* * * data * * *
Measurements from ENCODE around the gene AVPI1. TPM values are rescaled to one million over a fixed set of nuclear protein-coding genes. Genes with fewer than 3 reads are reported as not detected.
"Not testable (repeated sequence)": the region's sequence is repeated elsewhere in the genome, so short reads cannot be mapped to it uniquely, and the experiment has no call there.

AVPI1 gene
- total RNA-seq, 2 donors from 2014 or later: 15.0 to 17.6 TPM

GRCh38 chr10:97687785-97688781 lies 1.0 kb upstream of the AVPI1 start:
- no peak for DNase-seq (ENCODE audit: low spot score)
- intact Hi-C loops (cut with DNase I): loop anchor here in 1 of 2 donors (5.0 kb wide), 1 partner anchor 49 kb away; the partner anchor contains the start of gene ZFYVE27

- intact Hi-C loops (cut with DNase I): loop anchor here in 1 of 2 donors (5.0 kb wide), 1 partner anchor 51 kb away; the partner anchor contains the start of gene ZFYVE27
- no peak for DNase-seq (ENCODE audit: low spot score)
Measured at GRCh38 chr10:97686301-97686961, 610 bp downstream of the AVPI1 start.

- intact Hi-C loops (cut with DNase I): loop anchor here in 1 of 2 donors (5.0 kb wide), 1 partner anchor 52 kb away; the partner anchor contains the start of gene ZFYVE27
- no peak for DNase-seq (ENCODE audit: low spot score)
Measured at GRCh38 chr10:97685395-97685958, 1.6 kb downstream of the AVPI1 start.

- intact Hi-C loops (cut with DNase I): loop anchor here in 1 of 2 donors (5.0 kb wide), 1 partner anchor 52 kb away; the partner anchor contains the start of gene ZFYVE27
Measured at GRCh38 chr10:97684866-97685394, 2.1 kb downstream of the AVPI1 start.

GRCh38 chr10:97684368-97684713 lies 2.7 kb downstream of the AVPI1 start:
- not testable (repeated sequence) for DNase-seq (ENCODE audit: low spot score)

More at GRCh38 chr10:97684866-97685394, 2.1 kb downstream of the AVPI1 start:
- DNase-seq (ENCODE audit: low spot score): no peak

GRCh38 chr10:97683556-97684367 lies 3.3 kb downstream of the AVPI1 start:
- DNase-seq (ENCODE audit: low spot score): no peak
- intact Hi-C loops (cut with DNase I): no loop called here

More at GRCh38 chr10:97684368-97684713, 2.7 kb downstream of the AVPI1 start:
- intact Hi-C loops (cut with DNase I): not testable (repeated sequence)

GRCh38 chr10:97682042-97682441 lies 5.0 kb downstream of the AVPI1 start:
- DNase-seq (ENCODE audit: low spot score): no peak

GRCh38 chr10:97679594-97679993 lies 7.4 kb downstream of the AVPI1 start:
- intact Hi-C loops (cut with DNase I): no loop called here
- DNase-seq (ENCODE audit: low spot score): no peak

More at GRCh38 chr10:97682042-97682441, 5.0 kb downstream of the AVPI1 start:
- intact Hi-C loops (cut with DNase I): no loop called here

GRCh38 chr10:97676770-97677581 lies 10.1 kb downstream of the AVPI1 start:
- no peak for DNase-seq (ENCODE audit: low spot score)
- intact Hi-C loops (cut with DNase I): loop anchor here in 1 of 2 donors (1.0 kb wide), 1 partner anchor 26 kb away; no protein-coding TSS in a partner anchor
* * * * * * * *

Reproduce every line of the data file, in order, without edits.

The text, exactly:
Measurements from ENCODE around the gene AVPI1. TPM values are rescaled to one million over a fixed set of nuclear protein-coding genes. Genes with fewer than 3 reads are reported as not detected.
"Not testable (repeated sequence)": the region's sequence is repeated elsewhere in the genome, so short reads cannot be mapped to it uniquely, and the experiment has no call there.

AVPI1 gene
- total RNA-seq, 2 donors from 2014 or later: 15.0 to 17.6 TPM

GRCh38 chr10:97687785-97688781 lies 1.0 kb upstream of the AVPI1 start:
- no peak for DNase-seq (ENCODE audit: low spot score)
- intact Hi-C loops (cut with DNase I): loop anchor here in 1 of 2 donors (5.0 kb wide), 1 partner anchor 49 kb away; the partner anchor contains the start of gene ZFYVE27

- intact Hi-C loops (cut with DNase I): loop anchor here in 1 of 2 donors (5.0 kb wide), 1 partner anchor 51 kb away; the partner anchor contains the start of gene ZFYVE27
- no peak for DNase-seq (ENCODE audit: low spot score)
Measured at GRCh38 chr10:97686301-97686961, 610 bp downstream of the AVPI1 start.

- intact Hi-C loops (cut with DNase I): loop anchor here in 1 of 2 donors (5.0 kb wide), 1 partner anchor 52 kb away; the partner anchor contains the start of gene ZFYVE27
- no peak for DNase-seq (ENCODE audit: low spot score)
Measured at GRCh38 chr10:97685395-97685958, 1.6 kb downstream of the AVPI1 start.

- intact Hi-C loops (cut with DNase I): loop anchor here in 1 of 2 donors (5.0 kb wide), 1 partner anchor 52 kb away; the partner anchor contains the start of gene ZFYVE27
Measured at GRCh38 chr10:97684866-97685394, 2.1 kb downstream of the AVPI1 start.

GRCh38 chr10:97684368-97684713 lies 2.7 kb downstream of the AVPI1 start:
- not testable (repeated sequence) for DNase-seq (ENCODE audit: low spot score)

More at GRCh38 chr10:97684866-97685394, 2.1 kb downstream of the AVPI1 start:
- DNase-seq (ENCODE audit: low spot score): no peak

GRCh38 chr10:97683556-97684367 lies 3.3 kb downstream of the AVPI1 start:
- DNase-seq (ENCODE audit: low spot score): no peak
- intact Hi-C loops (cut with DNase I): no loop called here

More at GRCh38 chr10:97684368-97684713, 2.7 kb downstream of the AVPI1 start:
- intact Hi-C loops (cut with DNase I): not testable (repeated sequence)

GRCh38 chr10:97682042-97682441 lies 5.0 kb downstream of the AVPI1 start:
- DNase-seq (ENCODE audit: low spot score): no peak

GRCh38 chr10:97679594-97679993 lies 7.4 kb downstream of the AVPI1 start:
- intact Hi-C loops (cut with DNase I): no loop called here
- DNase-seq (ENCODE audit: low spot score): no peak

More at GRCh38 chr10:97682042-97682441, 5.0 kb downstream of the AVPI1 start:
- intact Hi-C loops (cut with DNase I): no loop called here

GRCh38 chr10:97676770-97677581 lies 10.1 kb downstream of the AVPI1 start:
- no peak for DNase-seq (ENCODE audit: low spot score)
- intact Hi-C loops (cut with DNase I): loop anchor here in 1 of 2 donors (1.0 kb wide), 1 partner anchor 26 kb away; no protein-coding TSS in a partner anchor